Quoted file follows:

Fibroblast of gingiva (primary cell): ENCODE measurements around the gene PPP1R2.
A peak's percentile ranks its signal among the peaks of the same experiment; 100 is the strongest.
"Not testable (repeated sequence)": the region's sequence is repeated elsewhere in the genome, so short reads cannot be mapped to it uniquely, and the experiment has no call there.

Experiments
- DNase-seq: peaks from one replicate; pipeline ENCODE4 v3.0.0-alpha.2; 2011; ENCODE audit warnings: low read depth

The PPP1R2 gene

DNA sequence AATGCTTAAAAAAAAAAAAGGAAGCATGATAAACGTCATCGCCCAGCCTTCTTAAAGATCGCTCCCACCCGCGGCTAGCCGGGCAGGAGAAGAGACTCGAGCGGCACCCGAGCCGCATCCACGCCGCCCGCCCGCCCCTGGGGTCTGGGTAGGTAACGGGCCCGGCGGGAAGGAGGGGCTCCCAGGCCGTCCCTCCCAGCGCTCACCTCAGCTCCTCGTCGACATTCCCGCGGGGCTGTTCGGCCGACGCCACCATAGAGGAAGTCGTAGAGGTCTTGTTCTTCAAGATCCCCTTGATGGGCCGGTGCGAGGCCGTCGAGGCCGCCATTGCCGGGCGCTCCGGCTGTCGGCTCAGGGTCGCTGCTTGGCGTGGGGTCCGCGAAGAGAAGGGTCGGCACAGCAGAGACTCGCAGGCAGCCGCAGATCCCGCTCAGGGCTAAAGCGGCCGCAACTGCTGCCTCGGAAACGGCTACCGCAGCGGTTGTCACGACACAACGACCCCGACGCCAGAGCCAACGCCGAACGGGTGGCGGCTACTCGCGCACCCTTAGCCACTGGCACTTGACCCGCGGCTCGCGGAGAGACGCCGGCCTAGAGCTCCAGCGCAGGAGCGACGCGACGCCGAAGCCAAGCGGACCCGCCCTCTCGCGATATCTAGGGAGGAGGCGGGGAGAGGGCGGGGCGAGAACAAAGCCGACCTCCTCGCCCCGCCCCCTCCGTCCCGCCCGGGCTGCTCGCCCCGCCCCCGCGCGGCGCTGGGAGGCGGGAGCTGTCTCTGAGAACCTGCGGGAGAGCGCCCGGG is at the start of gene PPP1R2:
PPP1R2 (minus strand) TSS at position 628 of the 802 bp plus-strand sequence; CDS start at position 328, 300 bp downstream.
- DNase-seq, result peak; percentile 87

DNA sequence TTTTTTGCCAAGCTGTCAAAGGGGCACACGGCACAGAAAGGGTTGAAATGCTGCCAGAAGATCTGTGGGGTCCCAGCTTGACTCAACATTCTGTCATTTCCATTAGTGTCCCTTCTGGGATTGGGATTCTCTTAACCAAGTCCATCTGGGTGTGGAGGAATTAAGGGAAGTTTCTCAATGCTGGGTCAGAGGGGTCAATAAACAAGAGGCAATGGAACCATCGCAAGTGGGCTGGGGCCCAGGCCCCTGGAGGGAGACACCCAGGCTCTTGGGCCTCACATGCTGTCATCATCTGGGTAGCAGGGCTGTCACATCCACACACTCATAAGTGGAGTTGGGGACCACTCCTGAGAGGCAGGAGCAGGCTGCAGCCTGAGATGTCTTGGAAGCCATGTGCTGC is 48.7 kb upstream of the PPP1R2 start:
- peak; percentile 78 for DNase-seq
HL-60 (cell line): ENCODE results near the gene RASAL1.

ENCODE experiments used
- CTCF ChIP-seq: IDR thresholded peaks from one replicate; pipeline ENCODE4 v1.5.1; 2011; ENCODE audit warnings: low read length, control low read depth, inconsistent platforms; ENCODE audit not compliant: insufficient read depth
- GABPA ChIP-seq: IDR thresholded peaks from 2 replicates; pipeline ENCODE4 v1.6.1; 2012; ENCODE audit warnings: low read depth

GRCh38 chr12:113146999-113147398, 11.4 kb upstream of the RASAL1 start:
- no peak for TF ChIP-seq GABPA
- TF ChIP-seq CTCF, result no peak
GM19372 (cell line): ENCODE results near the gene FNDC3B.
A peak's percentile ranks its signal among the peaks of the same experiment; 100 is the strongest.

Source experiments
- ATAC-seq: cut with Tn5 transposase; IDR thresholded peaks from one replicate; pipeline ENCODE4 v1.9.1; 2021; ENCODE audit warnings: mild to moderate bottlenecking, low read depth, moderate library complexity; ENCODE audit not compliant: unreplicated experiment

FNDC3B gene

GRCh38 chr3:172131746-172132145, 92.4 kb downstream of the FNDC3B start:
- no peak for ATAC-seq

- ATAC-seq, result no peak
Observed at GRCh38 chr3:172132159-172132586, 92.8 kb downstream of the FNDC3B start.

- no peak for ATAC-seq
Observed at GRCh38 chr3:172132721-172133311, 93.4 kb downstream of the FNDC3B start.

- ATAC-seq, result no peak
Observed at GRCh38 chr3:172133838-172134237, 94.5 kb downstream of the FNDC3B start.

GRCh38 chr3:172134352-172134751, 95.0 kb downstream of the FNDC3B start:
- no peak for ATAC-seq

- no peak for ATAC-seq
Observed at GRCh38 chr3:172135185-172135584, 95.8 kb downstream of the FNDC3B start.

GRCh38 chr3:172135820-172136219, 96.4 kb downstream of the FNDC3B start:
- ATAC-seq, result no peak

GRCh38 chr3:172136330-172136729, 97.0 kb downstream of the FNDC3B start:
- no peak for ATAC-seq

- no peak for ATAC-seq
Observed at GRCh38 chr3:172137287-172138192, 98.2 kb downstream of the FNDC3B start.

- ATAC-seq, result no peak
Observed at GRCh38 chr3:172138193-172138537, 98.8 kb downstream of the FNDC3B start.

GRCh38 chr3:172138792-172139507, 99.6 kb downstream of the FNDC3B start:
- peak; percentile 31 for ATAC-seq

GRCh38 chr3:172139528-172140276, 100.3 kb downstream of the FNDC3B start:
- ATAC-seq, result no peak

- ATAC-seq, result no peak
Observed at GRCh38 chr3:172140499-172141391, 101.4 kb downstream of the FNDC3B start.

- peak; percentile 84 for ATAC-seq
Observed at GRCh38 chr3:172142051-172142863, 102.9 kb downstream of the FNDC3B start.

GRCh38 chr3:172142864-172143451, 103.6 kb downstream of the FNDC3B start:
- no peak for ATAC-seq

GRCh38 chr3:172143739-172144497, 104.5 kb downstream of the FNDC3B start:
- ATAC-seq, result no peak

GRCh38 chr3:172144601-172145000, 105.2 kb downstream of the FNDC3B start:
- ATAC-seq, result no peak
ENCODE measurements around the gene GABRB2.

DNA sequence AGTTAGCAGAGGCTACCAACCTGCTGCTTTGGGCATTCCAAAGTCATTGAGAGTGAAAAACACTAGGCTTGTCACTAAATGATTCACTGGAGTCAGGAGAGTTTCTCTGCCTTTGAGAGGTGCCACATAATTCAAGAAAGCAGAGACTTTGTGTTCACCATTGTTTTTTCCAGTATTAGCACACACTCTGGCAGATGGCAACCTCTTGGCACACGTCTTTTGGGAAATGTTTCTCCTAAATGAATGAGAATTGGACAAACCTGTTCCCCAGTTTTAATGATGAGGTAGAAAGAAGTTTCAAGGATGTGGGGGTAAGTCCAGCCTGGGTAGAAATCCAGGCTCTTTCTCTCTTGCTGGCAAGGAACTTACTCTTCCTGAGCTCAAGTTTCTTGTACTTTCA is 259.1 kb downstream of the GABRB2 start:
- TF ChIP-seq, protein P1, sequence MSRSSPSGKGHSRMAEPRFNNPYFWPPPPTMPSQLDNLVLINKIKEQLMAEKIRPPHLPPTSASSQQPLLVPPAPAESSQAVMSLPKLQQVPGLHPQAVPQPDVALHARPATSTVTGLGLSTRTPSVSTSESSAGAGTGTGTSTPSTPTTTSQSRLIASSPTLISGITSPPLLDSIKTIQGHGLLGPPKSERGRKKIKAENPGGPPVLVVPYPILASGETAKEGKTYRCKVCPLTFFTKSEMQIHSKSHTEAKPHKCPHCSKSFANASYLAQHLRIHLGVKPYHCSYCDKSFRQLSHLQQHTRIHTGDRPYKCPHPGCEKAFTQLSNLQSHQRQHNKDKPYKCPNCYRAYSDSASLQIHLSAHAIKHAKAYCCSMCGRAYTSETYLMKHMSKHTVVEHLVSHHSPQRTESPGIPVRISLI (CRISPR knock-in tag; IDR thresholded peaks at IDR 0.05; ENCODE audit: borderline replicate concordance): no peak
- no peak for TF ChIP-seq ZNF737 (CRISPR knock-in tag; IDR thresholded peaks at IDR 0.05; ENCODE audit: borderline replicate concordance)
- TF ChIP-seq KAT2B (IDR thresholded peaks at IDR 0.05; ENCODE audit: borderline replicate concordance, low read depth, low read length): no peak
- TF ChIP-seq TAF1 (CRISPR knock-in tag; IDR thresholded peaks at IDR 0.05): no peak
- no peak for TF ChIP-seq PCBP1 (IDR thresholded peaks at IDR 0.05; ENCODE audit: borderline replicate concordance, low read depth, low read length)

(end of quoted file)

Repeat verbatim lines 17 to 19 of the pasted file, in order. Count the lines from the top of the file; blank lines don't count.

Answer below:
- no peak for TF ChIP-seq GABPA
- TF ChIP-seq CTCF, result no peak
GM19372 (cell line): ENCODE results near the gene FNDC3B.